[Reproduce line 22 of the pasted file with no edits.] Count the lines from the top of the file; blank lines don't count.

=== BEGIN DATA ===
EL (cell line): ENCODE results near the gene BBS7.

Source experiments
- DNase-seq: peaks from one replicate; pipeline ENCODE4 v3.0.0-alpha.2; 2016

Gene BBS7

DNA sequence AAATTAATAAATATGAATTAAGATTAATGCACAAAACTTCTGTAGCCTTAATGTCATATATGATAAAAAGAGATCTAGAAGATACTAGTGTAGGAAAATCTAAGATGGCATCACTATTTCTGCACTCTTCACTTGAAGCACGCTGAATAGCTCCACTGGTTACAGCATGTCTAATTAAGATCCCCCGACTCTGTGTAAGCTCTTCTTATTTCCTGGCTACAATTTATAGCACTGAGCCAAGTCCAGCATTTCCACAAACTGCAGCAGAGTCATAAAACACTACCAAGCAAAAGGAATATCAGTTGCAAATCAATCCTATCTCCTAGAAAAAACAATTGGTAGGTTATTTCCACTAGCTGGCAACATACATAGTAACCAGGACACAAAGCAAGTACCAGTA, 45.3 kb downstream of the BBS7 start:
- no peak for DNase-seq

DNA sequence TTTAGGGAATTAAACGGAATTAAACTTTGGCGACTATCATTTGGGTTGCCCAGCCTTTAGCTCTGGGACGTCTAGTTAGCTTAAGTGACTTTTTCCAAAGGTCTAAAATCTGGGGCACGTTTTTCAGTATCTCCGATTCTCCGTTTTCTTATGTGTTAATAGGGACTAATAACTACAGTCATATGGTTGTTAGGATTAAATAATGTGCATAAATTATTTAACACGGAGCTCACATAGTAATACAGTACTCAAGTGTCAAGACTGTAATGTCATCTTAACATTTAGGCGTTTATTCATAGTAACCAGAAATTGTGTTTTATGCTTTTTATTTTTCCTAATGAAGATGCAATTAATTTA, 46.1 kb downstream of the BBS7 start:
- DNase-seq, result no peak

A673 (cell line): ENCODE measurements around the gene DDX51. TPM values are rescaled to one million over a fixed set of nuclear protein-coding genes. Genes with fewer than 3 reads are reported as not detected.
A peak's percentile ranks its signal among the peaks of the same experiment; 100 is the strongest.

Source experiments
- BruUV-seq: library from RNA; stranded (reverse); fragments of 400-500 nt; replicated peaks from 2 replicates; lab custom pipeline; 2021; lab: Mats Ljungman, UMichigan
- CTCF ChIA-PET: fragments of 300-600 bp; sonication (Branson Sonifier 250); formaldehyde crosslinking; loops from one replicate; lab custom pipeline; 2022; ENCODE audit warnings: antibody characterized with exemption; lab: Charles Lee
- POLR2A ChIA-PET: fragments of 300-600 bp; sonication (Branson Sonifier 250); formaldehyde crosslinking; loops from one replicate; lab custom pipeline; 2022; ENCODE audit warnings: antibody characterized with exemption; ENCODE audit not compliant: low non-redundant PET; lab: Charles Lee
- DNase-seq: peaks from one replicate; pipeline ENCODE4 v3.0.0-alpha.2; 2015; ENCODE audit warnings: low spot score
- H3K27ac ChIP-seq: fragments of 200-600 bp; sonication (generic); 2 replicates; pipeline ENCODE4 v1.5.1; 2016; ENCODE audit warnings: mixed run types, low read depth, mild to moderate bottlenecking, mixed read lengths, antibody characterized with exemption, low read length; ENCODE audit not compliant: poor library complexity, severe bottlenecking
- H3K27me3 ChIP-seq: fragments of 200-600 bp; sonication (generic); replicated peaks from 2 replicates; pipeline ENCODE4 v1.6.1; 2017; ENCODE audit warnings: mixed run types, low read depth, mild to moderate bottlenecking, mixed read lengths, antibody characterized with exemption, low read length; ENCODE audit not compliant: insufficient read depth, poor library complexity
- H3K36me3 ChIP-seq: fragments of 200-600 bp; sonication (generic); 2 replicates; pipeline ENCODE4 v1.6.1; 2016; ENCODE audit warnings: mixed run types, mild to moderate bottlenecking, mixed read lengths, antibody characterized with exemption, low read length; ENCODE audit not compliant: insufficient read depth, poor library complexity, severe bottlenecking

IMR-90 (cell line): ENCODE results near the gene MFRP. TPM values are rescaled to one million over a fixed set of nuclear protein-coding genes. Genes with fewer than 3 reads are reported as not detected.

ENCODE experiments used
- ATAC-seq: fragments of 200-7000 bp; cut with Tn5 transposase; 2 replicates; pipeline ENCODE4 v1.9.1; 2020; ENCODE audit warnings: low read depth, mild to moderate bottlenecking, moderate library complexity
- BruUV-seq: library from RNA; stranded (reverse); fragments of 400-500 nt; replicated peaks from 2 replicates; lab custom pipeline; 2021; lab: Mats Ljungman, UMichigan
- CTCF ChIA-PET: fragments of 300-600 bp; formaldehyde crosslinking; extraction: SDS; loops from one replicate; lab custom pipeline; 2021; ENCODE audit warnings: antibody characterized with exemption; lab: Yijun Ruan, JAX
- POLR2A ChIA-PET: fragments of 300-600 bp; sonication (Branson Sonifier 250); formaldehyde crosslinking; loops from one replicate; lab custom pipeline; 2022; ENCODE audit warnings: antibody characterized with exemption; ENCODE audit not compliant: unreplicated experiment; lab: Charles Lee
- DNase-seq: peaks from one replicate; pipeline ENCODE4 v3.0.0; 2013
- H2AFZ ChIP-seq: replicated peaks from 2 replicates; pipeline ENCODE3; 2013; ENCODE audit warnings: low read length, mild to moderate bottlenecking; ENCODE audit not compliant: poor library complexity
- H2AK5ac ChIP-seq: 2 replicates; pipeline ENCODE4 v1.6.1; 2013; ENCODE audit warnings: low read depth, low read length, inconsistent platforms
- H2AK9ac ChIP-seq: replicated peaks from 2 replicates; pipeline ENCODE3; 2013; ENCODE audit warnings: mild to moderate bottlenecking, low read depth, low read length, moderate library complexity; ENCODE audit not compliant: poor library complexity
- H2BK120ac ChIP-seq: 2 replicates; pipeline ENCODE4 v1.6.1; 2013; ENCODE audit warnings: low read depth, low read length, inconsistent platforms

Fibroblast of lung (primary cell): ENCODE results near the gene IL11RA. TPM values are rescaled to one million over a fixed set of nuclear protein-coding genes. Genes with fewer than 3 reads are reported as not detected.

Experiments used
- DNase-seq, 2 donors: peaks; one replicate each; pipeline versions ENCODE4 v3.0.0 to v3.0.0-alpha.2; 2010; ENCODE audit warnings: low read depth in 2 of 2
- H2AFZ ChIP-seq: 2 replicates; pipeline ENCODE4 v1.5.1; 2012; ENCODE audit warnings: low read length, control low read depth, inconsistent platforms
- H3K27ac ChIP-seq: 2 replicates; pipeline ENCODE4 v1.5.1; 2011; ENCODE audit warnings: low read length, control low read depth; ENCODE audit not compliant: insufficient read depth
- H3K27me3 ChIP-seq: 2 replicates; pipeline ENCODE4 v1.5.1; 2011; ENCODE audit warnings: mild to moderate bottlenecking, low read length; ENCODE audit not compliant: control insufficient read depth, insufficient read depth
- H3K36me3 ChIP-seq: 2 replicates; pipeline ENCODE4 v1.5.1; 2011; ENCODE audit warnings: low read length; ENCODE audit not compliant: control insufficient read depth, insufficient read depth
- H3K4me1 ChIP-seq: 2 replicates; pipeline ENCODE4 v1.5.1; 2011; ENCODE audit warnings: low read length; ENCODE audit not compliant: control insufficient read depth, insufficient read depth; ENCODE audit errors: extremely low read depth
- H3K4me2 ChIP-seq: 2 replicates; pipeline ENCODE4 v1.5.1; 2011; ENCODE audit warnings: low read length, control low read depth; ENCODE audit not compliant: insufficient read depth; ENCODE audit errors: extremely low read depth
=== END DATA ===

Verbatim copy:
- BruUV-seq: library from RNA; stranded (reverse); fragments of 400-500 nt; replicated peaks from 2 replicates; lab custom pipeline; 2021; lab: Mats Ljungman, UMichigan